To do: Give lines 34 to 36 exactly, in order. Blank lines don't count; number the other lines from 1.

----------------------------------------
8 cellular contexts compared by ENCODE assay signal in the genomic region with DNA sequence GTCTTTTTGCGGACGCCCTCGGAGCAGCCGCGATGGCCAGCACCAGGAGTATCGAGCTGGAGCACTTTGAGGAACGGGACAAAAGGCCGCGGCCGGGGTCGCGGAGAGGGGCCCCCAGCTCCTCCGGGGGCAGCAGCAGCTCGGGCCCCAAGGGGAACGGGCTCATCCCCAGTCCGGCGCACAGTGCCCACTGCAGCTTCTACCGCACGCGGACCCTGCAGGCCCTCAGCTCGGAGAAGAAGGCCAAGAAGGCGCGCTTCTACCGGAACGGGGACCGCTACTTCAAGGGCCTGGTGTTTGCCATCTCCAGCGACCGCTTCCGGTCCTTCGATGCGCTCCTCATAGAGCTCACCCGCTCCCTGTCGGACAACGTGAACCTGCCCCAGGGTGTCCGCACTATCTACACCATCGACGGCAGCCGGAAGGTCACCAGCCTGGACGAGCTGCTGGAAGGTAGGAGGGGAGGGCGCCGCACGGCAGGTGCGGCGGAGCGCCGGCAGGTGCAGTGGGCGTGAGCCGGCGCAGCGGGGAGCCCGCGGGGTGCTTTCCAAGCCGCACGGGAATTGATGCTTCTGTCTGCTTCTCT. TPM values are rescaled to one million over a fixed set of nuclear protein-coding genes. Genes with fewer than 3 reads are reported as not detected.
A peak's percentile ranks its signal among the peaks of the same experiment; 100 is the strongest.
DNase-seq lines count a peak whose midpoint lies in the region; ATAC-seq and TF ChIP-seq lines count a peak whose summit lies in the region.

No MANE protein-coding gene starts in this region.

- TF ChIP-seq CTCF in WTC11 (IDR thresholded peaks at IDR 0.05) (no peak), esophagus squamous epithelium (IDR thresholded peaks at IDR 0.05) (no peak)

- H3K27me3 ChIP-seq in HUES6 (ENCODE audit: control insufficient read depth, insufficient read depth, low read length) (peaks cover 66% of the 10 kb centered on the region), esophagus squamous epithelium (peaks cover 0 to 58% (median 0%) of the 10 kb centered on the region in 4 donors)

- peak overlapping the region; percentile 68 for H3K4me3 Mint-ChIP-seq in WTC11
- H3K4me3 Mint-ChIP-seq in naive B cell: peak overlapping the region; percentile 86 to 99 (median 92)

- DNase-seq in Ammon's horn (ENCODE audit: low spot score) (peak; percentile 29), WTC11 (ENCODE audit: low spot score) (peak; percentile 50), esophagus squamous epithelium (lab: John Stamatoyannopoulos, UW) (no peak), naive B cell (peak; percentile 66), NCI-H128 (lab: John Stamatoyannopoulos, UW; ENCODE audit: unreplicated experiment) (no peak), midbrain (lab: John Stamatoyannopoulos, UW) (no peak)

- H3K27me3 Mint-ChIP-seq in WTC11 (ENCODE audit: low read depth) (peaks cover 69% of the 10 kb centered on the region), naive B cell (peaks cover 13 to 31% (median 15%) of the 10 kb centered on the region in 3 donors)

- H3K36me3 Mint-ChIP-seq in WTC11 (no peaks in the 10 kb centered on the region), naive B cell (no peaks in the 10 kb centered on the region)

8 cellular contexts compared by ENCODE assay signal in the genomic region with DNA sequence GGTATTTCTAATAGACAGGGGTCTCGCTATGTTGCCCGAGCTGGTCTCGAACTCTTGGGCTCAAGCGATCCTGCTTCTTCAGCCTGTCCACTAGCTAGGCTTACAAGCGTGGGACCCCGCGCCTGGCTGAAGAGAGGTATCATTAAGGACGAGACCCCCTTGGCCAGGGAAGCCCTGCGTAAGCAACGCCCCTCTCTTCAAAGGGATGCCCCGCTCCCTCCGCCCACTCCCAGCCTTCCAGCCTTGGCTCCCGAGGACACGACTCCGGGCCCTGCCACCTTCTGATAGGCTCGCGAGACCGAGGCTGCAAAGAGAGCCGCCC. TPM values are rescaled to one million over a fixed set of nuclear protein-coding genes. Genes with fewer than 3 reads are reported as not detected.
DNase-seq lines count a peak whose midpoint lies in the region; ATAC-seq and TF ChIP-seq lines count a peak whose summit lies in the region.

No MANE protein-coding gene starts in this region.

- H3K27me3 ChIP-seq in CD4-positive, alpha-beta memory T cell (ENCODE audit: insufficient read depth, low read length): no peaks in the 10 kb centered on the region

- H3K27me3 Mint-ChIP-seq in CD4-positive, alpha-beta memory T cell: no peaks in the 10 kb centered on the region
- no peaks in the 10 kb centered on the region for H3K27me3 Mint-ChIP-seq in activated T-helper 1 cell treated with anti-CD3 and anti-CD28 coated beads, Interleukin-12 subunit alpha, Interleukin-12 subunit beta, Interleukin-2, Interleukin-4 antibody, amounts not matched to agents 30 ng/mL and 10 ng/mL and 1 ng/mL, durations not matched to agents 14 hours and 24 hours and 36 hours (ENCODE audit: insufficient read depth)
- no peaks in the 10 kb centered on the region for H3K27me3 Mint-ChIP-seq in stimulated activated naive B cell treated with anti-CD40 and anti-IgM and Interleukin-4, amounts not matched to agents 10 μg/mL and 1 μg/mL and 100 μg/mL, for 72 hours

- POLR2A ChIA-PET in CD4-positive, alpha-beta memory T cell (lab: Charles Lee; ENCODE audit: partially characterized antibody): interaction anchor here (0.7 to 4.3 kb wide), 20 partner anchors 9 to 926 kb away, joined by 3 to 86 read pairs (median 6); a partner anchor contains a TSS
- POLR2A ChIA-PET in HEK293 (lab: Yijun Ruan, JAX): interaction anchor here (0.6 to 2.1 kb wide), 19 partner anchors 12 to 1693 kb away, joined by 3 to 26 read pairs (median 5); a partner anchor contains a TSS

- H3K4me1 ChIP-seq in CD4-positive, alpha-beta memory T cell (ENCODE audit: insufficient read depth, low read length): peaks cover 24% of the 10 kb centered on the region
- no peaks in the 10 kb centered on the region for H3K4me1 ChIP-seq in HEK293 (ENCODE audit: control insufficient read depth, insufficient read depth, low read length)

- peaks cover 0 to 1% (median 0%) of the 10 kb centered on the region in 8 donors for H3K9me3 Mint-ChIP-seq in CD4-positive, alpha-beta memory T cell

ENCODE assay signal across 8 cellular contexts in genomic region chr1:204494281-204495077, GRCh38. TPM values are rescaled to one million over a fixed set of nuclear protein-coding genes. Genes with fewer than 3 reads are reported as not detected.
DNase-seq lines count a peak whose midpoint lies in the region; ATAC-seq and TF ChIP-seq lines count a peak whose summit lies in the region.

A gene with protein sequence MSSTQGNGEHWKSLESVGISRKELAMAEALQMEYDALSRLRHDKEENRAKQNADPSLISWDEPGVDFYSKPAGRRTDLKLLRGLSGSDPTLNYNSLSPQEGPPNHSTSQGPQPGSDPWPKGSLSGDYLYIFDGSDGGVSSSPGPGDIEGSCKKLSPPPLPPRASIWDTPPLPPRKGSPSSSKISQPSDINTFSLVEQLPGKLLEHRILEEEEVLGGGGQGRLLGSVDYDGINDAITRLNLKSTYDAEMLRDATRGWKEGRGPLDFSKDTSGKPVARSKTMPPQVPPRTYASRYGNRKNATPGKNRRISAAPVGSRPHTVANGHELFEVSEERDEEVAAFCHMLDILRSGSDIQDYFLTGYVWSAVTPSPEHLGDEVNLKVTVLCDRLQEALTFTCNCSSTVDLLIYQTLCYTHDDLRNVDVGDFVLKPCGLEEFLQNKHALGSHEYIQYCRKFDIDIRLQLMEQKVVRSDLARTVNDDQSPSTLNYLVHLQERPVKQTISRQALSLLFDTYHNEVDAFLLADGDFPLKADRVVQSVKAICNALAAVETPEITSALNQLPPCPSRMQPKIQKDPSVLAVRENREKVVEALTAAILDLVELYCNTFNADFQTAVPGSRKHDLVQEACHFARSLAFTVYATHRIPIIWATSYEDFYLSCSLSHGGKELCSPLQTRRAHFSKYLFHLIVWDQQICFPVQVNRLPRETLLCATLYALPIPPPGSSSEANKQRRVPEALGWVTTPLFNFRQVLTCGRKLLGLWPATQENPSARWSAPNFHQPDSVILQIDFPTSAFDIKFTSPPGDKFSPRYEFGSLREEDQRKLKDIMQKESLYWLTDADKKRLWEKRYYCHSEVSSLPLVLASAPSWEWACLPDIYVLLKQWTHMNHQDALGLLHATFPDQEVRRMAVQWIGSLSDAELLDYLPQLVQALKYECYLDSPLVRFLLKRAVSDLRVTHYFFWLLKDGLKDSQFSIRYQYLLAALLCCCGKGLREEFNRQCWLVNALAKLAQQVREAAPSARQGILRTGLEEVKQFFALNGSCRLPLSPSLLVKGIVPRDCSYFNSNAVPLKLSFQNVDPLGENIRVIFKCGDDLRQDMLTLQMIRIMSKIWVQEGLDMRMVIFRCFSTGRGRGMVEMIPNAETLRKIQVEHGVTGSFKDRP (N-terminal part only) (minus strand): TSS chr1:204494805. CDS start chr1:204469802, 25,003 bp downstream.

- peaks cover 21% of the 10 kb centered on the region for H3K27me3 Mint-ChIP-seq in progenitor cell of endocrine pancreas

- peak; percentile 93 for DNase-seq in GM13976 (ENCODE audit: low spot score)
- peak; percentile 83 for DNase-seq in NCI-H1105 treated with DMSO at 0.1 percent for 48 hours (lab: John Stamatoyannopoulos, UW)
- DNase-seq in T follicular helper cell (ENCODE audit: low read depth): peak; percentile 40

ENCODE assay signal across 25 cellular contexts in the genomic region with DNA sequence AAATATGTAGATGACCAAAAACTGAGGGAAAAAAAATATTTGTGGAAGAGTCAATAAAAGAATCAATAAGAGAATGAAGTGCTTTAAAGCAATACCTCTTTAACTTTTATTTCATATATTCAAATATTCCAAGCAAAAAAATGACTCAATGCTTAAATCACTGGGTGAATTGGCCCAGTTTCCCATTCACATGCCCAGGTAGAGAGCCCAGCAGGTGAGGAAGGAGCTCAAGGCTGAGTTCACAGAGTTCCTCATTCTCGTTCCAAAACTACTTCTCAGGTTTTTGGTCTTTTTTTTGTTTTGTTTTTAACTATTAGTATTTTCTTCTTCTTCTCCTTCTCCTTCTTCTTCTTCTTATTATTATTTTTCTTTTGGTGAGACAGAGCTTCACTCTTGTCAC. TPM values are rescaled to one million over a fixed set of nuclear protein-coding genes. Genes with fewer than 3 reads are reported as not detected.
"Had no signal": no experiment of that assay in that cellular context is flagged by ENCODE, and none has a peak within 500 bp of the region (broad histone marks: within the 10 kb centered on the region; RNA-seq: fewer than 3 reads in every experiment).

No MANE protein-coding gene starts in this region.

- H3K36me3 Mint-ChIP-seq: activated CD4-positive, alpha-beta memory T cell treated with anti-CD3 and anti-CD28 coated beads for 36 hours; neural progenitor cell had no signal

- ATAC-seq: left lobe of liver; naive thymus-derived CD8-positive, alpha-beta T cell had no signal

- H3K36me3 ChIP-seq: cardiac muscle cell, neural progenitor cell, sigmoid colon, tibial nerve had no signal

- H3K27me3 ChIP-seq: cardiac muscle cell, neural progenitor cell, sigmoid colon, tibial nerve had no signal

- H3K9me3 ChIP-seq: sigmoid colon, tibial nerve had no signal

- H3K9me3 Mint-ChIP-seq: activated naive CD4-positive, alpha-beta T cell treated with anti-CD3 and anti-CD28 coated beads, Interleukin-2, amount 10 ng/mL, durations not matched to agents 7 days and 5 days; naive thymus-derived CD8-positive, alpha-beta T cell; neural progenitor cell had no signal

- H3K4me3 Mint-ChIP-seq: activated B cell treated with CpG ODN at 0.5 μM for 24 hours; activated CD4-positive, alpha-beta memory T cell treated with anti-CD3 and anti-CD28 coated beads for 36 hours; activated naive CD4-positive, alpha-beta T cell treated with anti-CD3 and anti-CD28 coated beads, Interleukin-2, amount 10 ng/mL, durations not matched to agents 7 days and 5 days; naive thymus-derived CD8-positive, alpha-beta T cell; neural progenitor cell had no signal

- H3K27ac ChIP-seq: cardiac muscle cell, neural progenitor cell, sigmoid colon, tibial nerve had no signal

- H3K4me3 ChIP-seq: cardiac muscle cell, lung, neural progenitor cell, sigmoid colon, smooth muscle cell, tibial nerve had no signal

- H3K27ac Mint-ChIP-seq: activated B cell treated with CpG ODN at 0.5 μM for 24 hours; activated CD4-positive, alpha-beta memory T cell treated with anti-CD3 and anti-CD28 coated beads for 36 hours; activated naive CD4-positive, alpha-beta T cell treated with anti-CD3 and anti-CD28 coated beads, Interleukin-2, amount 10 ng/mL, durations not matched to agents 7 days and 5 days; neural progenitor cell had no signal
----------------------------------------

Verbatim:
- H3K36me3 Mint-ChIP-seq: activated CD4-positive, alpha-beta memory T cell treated with anti-CD3 and anti-CD28 coated beads for 36 hours; neural progenitor cell had no signal

- ATAC-seq: left lobe of liver; naive thymus-derived CD8-positive, alpha-beta T cell had no signal

- H3K36me3 ChIP-seq: cardiac muscle cell, neural progenitor cell, sigmoid colon, tibial nerve had no signal